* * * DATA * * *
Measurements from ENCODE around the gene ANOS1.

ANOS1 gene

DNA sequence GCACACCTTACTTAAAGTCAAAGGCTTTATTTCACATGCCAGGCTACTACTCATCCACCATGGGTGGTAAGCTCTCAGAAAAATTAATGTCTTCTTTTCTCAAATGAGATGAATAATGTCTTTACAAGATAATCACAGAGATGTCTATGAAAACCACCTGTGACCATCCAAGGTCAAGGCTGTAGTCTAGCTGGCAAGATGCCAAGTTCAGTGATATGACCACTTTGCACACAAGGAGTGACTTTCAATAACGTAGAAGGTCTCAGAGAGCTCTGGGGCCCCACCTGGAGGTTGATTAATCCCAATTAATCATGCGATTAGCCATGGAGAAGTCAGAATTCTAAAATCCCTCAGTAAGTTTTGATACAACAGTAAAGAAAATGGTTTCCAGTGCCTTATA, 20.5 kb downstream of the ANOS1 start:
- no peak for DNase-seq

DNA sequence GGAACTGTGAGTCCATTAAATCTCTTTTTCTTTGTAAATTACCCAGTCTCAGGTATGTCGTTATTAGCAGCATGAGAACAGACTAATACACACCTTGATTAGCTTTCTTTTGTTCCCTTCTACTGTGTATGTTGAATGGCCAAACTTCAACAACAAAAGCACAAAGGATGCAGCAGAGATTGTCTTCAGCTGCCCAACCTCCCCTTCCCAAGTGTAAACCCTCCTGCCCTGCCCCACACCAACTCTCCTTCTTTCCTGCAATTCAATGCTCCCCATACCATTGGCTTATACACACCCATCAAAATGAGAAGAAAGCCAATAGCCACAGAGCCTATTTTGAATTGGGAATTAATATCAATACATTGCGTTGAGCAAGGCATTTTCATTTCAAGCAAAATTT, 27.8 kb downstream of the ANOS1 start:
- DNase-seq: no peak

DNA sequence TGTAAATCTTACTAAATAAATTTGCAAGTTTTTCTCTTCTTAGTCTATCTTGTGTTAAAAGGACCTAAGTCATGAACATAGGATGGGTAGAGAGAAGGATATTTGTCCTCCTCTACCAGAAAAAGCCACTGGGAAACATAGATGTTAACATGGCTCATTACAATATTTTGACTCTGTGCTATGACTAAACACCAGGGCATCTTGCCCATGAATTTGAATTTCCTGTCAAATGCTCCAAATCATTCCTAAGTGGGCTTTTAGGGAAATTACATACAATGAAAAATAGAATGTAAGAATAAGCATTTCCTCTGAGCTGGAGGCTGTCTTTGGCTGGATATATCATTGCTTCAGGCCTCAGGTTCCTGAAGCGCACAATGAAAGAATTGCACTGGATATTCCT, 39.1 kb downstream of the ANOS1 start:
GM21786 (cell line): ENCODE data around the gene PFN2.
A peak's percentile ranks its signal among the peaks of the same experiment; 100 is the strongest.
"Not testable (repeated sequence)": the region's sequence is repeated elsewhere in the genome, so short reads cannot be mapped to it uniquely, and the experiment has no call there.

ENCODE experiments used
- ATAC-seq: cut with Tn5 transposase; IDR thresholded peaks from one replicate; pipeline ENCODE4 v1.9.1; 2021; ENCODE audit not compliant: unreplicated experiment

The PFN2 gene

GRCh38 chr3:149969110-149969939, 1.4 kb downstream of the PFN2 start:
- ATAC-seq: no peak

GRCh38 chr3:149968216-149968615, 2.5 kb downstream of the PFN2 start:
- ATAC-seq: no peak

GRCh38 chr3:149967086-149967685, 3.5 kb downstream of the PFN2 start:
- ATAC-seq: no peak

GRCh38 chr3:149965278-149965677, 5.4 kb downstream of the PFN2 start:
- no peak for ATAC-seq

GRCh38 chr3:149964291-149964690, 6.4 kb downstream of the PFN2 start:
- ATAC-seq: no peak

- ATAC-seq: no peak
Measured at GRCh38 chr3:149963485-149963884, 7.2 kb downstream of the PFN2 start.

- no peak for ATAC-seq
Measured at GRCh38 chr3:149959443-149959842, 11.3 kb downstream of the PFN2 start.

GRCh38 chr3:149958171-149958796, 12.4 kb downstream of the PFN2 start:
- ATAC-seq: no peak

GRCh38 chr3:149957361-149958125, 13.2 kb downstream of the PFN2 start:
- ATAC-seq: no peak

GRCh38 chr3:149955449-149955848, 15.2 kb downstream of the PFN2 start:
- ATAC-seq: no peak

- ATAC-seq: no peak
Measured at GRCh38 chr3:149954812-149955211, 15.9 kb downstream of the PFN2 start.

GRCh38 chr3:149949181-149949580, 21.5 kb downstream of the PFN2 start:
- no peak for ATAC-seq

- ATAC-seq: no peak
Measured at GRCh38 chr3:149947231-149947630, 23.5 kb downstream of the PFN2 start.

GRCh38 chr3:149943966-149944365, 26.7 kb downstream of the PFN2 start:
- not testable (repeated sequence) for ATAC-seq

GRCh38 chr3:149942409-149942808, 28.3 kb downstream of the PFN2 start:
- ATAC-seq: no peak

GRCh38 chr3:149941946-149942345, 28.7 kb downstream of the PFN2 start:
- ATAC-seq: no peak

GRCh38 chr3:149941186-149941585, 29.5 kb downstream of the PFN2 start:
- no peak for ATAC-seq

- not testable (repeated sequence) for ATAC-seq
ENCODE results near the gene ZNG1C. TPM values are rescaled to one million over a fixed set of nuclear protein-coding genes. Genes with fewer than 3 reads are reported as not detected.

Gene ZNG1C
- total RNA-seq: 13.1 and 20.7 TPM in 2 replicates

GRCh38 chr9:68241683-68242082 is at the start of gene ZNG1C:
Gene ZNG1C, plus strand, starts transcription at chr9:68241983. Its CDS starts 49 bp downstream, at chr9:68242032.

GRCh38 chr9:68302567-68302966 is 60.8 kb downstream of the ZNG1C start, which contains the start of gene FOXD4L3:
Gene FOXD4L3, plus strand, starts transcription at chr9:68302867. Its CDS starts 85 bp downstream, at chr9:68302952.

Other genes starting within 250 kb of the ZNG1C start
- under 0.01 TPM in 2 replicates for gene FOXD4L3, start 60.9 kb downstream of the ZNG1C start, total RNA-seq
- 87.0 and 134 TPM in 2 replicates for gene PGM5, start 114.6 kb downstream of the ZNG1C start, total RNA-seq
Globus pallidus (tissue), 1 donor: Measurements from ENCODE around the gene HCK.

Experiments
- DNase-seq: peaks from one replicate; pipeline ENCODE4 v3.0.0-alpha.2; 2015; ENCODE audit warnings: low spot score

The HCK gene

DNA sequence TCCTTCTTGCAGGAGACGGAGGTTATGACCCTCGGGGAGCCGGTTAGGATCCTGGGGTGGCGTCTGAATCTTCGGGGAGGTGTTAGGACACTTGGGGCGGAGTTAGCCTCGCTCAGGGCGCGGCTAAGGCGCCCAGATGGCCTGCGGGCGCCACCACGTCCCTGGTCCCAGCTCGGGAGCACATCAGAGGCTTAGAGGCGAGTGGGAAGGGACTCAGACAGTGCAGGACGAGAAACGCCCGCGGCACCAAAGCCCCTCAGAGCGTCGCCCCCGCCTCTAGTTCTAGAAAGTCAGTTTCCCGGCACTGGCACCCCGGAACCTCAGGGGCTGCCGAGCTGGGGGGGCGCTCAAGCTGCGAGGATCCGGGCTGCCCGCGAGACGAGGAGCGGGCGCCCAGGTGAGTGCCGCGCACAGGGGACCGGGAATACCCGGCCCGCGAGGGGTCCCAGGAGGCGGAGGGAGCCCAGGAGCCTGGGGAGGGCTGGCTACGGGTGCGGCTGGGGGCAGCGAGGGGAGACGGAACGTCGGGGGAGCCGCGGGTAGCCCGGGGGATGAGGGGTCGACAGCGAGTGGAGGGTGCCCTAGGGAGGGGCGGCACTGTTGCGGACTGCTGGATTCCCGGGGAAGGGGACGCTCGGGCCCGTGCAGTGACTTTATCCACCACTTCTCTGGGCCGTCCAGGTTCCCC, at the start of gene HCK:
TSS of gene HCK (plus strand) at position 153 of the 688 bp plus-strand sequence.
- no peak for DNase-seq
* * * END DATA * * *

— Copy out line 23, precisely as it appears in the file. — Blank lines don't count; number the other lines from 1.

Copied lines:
- ATAC-seq: no peak